At the surface, the wind direction crosses the isobars toward lower pressure. This occurs due to surface friction. Friction slows the wind and this causes the Pressure Gradient Force and Coriolis force to not be equal since a slowing wind is less influenced by Coriolis. Since the Pressure Gradient Force becomes greater than the Coriolis and since air flows from high toward low pressure due to the Pressure Gradient Force, the actual surface wind flows across the isobars toward lower pressure. The angle the wind crosses the isobars is more or less a 30 degree angle. This angle is less when friction is less but is more when friction is very high such as over a rough topographic terrain.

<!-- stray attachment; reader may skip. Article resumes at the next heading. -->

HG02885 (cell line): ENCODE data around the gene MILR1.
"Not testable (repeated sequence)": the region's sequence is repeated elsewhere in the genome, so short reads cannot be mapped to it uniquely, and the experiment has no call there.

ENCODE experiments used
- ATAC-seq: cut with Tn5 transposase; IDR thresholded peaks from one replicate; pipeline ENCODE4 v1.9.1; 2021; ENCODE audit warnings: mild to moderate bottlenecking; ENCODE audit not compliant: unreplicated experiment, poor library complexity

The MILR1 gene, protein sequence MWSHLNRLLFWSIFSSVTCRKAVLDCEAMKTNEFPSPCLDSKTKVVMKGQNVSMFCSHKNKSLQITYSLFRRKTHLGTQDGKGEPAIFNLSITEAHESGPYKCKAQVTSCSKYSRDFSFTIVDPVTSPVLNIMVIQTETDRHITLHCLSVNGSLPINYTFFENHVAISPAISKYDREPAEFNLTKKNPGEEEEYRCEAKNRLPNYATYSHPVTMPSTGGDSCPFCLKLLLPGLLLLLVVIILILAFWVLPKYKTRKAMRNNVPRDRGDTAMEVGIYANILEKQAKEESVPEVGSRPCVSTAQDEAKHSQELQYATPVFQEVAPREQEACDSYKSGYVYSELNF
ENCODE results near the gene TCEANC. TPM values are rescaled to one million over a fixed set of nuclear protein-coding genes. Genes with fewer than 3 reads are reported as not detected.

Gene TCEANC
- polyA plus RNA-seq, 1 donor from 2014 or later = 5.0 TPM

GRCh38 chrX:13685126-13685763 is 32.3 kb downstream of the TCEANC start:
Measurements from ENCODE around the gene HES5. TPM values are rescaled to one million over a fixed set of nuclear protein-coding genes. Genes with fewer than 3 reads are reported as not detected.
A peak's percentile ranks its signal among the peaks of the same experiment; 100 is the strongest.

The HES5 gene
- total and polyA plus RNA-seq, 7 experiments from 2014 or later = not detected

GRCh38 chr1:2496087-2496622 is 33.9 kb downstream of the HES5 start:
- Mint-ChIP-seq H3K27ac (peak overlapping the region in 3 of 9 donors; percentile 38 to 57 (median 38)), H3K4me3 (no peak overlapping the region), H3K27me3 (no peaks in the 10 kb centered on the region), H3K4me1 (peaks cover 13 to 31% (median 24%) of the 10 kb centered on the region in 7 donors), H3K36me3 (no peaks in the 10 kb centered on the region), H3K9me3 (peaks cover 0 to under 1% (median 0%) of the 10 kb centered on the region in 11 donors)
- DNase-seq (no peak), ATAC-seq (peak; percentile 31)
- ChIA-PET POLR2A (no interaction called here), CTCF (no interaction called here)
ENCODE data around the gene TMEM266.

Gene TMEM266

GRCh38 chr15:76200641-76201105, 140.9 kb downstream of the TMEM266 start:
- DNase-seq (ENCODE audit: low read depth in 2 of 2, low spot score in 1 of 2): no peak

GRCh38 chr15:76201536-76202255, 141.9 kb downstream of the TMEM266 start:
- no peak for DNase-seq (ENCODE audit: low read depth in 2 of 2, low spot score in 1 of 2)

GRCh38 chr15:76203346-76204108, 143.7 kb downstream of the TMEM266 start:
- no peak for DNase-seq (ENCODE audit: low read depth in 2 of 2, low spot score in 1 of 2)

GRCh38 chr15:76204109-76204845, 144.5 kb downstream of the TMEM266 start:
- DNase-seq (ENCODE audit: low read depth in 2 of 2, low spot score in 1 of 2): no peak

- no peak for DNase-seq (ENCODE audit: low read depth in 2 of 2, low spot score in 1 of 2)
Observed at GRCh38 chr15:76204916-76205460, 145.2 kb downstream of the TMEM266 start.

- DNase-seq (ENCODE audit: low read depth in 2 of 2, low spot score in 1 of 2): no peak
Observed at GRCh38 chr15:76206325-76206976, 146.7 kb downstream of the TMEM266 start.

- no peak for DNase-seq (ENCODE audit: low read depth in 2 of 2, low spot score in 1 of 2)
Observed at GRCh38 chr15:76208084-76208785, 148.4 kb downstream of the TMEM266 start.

The example below shows Montana and the isobars and wind plots evenly spaced. The pressure is higher over western Montana and lower over eastern Montana. This results in basically an anticyclonic wind flow pattern about the high pressure in western Montana. The surface terrain is rough thus you will notice the wind directions are crossing the isobars from higher toward lower pressure at 30 degree and greater angles.

The isobars are fairly close together across Montana and this promotes stronger winds. Many of the wind plots have from 15 to 25 knot wind speeds.

The network of station plots is often less over mountain regions and less populated regions. Highly changing elevations with fewer station plots can cause plotting inconsistencies in the data. This should be kept in mind when examining data based on equally spaced data points that are using interpolation techniques.